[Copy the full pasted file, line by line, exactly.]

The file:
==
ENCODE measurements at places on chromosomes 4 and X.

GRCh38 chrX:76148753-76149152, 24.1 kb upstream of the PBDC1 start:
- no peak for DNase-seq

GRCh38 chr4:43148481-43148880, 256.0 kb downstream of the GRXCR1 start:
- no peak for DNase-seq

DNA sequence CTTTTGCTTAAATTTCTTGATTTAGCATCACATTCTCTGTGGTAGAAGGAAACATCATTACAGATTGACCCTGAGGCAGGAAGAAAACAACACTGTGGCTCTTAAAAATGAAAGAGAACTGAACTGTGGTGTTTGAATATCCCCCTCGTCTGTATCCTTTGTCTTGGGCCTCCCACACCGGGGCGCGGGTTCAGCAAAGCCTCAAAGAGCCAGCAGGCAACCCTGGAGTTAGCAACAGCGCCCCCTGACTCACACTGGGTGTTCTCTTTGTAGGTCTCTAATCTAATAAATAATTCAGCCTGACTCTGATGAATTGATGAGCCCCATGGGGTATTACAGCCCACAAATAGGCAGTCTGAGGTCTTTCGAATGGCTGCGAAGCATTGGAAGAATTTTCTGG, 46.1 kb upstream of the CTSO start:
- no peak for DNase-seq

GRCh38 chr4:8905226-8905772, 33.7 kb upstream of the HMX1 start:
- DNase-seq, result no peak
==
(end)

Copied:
ENCODE measurements at places on chromosomes 4 and X.

GRCh38 chrX:76148753-76149152, 24.1 kb upstream of the PBDC1 start:
- no peak for DNase-seq

GRCh38 chr4:43148481-43148880, 256.0 kb downstream of the GRXCR1 start:
- no peak for DNase-seq

DNA sequence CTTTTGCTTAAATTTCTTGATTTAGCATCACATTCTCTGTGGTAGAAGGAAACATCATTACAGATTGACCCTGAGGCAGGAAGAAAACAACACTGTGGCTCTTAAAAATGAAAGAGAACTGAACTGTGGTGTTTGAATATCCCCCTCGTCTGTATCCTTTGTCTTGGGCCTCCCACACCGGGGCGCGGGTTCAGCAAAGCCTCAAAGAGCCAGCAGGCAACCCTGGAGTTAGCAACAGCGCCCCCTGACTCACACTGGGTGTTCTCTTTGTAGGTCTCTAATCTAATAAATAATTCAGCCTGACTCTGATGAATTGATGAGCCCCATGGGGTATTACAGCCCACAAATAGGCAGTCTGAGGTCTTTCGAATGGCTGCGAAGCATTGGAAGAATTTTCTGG, 46.1 kb upstream of the CTSO start:
- no peak for DNase-seq

GRCh38 chr4:8905226-8905772, 33.7 kb upstream of the HMX1 start:
- DNase-seq, result no peak